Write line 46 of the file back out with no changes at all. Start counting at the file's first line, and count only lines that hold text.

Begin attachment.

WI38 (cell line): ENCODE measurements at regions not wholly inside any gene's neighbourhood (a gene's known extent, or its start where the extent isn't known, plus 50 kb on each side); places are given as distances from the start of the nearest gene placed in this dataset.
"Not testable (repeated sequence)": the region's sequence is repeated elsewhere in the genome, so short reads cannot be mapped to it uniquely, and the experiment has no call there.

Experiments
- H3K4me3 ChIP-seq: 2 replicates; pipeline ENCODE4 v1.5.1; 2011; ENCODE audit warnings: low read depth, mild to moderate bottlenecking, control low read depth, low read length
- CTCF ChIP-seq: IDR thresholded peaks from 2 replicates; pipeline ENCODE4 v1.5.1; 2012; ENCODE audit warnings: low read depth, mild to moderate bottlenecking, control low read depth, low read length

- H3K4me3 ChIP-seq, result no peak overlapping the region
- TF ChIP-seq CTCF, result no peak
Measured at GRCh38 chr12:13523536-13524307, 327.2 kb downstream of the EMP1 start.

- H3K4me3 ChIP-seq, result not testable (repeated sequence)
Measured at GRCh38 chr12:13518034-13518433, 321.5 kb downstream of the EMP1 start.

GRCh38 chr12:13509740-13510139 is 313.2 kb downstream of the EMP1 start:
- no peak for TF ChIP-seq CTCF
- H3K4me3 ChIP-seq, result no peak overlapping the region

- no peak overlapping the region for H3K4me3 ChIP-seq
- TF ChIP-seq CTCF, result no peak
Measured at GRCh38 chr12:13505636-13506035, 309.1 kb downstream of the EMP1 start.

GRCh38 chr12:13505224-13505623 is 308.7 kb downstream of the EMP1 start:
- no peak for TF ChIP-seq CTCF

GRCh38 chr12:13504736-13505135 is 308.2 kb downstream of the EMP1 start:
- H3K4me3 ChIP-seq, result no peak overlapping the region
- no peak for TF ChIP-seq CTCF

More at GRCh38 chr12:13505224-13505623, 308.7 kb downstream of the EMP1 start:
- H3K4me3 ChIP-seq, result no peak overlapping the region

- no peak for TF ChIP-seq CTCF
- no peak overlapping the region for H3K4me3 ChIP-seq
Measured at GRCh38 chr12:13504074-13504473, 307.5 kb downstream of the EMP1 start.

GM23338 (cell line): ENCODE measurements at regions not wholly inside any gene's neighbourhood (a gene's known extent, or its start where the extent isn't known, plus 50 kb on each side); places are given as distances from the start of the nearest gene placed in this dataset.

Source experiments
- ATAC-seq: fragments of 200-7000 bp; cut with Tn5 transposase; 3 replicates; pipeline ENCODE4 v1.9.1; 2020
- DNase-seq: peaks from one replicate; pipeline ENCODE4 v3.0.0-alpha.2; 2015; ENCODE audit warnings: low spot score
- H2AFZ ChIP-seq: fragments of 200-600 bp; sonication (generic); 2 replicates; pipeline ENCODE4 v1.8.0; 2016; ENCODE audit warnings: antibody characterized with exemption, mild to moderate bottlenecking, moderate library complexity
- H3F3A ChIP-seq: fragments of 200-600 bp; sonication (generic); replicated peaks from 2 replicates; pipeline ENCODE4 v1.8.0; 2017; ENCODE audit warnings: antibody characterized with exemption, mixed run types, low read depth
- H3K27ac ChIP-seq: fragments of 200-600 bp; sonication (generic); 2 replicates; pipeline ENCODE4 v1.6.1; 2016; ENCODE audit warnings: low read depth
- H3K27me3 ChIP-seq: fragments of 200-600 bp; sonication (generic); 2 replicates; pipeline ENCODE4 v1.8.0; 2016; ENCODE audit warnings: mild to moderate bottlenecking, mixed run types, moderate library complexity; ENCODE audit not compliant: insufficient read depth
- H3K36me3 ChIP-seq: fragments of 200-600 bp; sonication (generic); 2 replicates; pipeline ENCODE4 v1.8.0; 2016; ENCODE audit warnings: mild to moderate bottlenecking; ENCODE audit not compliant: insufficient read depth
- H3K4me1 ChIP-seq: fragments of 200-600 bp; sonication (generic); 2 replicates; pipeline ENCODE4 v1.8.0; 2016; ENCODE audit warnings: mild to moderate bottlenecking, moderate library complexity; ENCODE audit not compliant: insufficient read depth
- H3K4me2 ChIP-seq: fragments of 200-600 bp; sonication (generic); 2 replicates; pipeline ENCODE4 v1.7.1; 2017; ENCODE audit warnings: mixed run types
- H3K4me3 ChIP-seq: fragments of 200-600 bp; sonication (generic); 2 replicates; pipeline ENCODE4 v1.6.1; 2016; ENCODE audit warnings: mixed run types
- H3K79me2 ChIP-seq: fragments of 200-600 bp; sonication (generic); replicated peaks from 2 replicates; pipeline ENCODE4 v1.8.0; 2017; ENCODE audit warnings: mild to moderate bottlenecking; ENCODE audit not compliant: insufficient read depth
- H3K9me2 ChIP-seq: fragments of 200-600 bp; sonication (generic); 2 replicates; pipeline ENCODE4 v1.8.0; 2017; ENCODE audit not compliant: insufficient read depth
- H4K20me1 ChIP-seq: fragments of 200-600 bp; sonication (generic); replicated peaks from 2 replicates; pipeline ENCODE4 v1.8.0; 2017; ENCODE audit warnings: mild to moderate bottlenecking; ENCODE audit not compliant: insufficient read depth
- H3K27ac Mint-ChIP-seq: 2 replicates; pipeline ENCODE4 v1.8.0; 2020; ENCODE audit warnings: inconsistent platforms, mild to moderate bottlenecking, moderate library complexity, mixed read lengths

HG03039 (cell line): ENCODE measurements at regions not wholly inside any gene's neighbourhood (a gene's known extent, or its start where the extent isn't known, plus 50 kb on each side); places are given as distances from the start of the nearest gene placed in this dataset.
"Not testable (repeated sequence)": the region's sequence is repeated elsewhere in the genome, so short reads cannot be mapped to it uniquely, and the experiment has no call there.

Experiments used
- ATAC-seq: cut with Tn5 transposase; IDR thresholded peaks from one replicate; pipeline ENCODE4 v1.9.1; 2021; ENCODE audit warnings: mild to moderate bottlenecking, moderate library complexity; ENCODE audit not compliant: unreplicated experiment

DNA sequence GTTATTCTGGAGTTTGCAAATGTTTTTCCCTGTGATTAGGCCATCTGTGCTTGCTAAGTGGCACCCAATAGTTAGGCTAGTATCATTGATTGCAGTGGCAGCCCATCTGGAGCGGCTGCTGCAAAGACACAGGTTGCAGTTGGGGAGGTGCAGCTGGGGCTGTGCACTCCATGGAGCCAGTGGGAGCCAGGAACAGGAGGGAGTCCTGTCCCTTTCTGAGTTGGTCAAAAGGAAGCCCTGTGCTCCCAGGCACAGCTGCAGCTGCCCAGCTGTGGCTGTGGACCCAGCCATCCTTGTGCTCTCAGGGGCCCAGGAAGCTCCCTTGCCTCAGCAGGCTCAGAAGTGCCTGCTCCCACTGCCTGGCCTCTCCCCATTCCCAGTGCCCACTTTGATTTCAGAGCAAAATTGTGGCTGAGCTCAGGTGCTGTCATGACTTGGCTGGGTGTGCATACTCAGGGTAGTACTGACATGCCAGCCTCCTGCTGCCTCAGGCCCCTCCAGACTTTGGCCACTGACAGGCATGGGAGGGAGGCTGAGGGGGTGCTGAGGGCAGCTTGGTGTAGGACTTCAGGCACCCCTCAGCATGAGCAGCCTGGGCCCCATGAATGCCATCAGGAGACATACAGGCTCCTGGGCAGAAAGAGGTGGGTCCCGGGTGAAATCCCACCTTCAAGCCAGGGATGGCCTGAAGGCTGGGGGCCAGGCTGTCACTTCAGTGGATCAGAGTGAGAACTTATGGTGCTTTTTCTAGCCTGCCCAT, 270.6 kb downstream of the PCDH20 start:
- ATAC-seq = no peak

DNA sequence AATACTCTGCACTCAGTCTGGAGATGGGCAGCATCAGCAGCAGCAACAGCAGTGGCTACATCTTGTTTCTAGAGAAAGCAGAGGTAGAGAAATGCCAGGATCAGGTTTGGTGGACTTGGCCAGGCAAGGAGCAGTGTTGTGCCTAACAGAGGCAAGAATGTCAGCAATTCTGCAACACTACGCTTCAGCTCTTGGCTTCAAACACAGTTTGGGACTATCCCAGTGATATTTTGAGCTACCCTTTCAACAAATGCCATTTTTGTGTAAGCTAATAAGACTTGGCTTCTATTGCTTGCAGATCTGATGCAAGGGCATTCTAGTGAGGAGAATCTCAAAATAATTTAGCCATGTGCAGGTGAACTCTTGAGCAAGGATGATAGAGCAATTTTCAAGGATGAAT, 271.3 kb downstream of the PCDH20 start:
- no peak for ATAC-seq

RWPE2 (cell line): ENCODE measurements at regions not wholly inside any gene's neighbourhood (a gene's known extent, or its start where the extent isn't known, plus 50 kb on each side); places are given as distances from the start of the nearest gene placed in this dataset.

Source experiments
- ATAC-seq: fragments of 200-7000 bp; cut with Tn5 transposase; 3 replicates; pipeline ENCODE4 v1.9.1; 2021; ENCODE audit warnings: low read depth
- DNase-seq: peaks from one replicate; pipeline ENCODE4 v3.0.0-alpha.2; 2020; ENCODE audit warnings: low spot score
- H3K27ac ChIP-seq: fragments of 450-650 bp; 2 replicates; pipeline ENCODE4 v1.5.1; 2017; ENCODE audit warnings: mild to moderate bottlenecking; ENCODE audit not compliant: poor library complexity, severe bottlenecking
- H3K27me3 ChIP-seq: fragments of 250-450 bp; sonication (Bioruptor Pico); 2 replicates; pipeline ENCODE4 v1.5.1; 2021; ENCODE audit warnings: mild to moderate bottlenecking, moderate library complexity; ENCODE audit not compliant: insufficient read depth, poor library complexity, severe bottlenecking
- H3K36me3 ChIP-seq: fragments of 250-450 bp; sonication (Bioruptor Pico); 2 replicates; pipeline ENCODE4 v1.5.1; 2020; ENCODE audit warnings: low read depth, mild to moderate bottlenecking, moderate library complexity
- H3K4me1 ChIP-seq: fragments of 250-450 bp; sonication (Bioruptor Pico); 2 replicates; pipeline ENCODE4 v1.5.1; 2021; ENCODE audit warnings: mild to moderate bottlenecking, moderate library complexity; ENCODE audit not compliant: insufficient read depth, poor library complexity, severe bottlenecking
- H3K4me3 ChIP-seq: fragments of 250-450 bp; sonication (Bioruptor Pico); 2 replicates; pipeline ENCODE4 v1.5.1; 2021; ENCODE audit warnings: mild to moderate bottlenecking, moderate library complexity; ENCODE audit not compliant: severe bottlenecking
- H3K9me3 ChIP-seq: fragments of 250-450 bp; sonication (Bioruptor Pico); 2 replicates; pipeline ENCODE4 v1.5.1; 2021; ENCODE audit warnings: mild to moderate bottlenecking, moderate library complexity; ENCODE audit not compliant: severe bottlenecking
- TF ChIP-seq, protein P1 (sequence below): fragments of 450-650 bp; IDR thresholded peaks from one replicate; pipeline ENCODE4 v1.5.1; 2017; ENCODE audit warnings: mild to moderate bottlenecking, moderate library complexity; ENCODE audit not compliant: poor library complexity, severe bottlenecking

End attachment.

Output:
- ATAC-seq: cut with Tn5 transposase; IDR thresholded peaks from one replicate; pipeline ENCODE4 v1.9.1; 2021; ENCODE audit warnings: mild to moderate bottlenecking, moderate library complexity; ENCODE audit not compliant: unreplicated experiment